By Paul A. Anthony, Editor in Chief
After months of study, the Chapel Task Force’s decisions on the program’s future were made public Tuesday as a number of changes were announced and came into effect.
The task force’s eight recommendations, all accepted by President Royce Money and his Cabinet, reflected a semester’s worth of discussion, proposals, feedback and decision that ultimately created a better understanding of Chapel itself, officials said.
“The changes are in response to not having studied Chapel extensively [in past years],” said Wayne Barnard, dean of Campus Life and a non-voting member of the task force.
With the eight recommendations, which range in scope from an official “Chapel theology” to a reordering of attendance policy, Chapel has been given a sense of stability absent in recent years, when amnesty was given to all attendance violators twice in a row.
The changes are meant to last a while, Barnard said.
“The task force is recommending that theuniversity continue with this plan for the next five or more years,” he said, “and allow this plan to work.”
The study of Chapel by the 18-member committee, which includes two students, started with the Board of Trustees requirement that Chapel be daily and mandatory, Barnard said. With that in mind, a seven-paragraph “mission and theology statement” now describes Chapel this way:
It is “a daily time to build relationship with God and one another through worship, fellowship and other spiritual disciplines.”
After several years in which Chapel was accused first of drifting away from its spiritual base and then decried for being worship-only, a mixture of both worship and community-based programs was included in the task force’s second recommendation.
“One of the things you told us was, ‘Last year, you didn’t spend enough time celebrating community,'” Dr. Jack Reese, dean of the College of Biblical Studies and task force member, told Tuesday’s Chapel audience. “We hear you, and we agree.”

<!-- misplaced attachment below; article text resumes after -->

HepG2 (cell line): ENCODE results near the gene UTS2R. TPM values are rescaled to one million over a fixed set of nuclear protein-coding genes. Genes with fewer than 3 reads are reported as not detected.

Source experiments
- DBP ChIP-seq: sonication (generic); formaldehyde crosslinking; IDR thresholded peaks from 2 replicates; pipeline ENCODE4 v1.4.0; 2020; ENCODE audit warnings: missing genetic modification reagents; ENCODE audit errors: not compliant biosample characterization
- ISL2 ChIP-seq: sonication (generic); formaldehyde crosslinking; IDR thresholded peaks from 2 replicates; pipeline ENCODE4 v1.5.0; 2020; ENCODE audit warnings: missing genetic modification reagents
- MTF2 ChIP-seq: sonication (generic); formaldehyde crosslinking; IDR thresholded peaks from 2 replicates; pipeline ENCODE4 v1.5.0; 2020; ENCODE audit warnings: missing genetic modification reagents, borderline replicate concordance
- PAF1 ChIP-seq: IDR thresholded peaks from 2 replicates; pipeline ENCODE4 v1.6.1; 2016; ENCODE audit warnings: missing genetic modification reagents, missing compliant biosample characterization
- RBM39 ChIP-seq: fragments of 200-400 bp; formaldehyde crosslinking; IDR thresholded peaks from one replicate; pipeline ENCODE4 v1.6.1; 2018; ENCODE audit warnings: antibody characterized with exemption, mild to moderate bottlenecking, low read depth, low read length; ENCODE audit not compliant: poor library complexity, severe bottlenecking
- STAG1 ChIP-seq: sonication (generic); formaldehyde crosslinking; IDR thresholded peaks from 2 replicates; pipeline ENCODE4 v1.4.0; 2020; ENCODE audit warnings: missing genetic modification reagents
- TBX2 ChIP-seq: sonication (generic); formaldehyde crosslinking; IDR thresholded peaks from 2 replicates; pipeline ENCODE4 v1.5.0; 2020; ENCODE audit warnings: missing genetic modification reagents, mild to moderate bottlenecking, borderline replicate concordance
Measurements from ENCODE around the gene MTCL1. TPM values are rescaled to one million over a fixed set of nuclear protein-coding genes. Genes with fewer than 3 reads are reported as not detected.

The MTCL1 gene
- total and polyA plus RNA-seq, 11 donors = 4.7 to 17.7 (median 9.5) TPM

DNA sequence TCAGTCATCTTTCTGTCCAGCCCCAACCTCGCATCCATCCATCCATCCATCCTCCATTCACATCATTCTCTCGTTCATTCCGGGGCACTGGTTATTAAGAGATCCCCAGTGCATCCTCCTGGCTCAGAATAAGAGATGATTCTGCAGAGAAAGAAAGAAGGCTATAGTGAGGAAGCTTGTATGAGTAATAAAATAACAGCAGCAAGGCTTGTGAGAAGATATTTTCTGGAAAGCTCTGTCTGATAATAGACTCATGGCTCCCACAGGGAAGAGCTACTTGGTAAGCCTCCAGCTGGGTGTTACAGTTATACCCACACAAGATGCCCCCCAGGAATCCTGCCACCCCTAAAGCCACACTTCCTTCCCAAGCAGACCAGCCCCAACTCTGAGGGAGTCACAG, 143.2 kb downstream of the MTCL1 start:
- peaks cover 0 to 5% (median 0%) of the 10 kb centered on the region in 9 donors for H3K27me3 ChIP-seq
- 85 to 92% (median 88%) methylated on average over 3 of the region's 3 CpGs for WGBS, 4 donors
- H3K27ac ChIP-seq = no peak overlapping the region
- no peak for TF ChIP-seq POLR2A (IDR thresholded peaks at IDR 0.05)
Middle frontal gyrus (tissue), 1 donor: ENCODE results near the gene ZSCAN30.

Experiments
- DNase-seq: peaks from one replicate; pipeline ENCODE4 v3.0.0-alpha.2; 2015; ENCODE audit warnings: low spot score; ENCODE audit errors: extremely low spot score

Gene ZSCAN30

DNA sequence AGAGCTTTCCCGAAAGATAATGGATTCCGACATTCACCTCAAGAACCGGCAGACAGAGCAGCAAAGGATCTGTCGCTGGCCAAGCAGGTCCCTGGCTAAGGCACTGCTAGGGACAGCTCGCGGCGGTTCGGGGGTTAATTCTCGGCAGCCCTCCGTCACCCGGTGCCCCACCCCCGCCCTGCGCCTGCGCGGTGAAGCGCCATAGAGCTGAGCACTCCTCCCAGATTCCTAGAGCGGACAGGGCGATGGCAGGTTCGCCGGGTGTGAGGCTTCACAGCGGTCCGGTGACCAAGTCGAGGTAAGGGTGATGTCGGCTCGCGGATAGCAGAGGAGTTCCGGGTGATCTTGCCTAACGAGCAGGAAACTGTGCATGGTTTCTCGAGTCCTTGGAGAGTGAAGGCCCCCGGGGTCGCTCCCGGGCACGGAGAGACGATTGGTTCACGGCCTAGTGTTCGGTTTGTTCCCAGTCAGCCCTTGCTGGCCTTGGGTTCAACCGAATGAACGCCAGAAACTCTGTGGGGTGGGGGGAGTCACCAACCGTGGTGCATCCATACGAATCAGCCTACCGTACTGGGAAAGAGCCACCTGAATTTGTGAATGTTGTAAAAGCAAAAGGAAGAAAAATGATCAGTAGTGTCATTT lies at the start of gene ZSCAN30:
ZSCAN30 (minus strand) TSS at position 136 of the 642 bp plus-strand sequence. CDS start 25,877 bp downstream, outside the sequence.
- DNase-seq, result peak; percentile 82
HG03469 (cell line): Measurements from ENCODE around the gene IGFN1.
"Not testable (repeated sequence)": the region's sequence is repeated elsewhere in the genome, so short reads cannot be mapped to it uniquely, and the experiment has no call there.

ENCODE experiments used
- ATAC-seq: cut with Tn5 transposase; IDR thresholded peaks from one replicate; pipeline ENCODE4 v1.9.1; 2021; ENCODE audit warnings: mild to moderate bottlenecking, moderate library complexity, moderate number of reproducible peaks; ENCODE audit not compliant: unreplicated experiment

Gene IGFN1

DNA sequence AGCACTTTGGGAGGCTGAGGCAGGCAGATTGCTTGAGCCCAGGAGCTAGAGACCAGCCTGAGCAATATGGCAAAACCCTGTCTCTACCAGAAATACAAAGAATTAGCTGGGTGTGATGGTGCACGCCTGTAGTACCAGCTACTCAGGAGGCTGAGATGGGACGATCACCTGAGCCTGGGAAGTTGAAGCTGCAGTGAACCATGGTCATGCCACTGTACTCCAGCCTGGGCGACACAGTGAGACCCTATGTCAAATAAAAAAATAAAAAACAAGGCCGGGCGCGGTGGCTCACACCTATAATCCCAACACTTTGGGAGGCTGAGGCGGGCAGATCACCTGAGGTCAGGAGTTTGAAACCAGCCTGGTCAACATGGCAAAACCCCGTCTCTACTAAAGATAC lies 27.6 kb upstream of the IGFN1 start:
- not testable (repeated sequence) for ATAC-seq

The task force approved, 9-1, the recommendation to re-include announcements after their abolition two years ago, to add two Wednesdays where student groups could perform or present and to eliminate men’s and women’s Chapels.
The unpopularity of so-called “gender Chapels” was a result of poor execution, rather than a bad idea, Barnard said.
“I think the mistake we made was [not] programming better,” Barnard said. “I’m not willing to fall on my sword for that one. It’s not worth the battle.”
The other two major recommendations-changing 15 allowed absences into 55 earned credits and adding a second semester of probation-also passed by large margins. A potential loophole in the two-semester probation plan, acknowledged by both Barnard and Dr. Charlie Marler, the task force’s chair, is the ability of students to not attend Chapel their final year and still graduate.
“If a student is on probation, they’ll still be able to graduate,” Barnard said. But, he said, employers often look at students’ senior years to determine their reliability.
Other recommendations made by the task force included to further discuss women’s leadership roles, to continue using “curriculum” in reference to Chapel planning and to offer no more amnesty.
“The task force believes that this recommendation…is where we need to be,” Barnard said, adding that amnesty fails to give credit to the majority of students, who do not have Chapel attendance problems.
The past penalty system for missing too many Chapels was a “huge system of discriminatory penalization,” Marler said. Students on probation lost extracurricular privileges, which meant nothing to those not in social clubs, Sing Song or athletics.
Barnard agreed, saying this year’s policy would handle probation on a case-by-case basis.
With eight recommendations already in effect and a ninth that will keep the task force discussing several more issues, Barnard said the committee thus far has avoided divisiveness, as evidence by the group’s unanimous or near-unanimous votes on every resolution.
“It was a very congenial group,” he said. “There was a healthy discussion, but there was no big disagreement that I noticed.”